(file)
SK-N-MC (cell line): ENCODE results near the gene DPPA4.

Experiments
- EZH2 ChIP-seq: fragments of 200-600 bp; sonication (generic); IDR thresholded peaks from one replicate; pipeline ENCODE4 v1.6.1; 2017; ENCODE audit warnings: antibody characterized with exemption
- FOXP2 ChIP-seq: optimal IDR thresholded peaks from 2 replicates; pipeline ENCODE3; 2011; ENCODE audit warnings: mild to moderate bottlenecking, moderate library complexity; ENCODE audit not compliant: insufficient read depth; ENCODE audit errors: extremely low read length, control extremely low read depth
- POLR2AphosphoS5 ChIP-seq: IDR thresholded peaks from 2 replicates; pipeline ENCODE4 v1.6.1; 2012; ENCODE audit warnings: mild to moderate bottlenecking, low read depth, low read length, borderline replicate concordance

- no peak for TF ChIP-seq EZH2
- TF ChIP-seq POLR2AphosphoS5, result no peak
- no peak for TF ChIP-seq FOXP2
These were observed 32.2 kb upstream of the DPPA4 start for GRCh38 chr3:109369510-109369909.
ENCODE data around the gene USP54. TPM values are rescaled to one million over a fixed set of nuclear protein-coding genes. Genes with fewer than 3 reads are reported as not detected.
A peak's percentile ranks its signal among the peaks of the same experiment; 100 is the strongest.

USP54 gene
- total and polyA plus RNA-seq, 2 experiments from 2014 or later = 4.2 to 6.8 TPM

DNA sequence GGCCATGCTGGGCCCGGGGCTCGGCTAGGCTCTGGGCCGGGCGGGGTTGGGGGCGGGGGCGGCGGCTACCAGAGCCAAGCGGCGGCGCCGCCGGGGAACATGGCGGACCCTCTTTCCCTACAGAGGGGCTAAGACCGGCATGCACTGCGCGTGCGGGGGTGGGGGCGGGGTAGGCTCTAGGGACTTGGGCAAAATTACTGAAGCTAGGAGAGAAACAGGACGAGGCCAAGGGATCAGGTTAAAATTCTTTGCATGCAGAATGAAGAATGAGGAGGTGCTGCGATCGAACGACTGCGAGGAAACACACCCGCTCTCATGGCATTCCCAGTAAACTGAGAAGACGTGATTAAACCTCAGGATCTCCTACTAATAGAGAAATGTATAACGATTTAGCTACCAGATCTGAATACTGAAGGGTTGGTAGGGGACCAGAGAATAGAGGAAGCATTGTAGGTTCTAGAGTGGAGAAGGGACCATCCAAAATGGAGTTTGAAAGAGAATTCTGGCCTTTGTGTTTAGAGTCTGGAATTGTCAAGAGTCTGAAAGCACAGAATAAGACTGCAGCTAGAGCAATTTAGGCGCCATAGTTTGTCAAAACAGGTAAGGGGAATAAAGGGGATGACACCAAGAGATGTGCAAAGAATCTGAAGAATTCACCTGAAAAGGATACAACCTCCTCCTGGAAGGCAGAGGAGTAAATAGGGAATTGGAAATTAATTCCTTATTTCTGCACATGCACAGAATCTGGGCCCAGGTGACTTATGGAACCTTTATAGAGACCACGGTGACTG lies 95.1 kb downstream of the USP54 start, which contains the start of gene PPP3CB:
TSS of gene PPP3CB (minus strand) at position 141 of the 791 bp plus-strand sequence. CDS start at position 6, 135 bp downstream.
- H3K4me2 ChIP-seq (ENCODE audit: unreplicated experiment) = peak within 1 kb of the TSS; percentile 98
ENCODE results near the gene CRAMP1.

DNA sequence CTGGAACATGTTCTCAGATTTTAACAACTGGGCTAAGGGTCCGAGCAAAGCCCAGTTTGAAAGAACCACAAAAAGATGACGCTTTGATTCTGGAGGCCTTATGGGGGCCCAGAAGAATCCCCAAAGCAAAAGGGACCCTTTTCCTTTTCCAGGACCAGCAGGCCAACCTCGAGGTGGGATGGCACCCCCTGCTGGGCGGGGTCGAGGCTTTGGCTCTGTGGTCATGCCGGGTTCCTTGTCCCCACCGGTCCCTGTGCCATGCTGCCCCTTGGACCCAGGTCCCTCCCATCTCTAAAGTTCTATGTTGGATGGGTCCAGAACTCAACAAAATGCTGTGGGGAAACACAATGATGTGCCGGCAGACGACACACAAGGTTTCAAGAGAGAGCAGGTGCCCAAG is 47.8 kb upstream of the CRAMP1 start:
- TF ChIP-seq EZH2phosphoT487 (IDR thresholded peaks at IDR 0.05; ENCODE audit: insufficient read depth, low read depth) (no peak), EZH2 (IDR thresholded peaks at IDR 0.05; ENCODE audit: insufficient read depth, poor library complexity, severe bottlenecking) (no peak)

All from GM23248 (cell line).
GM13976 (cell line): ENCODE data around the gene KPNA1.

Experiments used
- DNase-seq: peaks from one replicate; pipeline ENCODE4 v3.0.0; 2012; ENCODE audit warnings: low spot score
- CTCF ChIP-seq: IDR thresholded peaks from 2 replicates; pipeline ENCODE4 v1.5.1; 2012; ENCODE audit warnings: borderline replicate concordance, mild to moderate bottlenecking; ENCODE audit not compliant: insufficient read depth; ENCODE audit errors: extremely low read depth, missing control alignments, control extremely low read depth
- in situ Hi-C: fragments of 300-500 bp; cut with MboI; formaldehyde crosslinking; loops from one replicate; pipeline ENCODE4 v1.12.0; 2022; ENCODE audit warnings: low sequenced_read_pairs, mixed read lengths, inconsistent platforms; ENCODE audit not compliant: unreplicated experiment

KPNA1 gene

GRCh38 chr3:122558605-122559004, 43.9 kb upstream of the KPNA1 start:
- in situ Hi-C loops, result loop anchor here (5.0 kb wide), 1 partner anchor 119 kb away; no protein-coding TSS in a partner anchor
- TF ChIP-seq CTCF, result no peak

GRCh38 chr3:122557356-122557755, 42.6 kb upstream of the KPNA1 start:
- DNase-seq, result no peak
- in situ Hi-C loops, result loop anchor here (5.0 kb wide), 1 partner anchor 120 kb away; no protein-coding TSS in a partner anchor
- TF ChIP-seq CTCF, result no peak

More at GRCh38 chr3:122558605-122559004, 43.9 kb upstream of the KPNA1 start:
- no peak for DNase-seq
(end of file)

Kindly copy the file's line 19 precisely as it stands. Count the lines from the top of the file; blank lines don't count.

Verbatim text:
- TF ChIP-seq EZH2phosphoT487 (IDR thresholded peaks at IDR 0.05; ENCODE audit: insufficient read depth, low read depth) (no peak), EZH2 (IDR thresholded peaks at IDR 0.05; ENCODE audit: insufficient read depth, poor library complexity, severe bottlenecking) (no peak)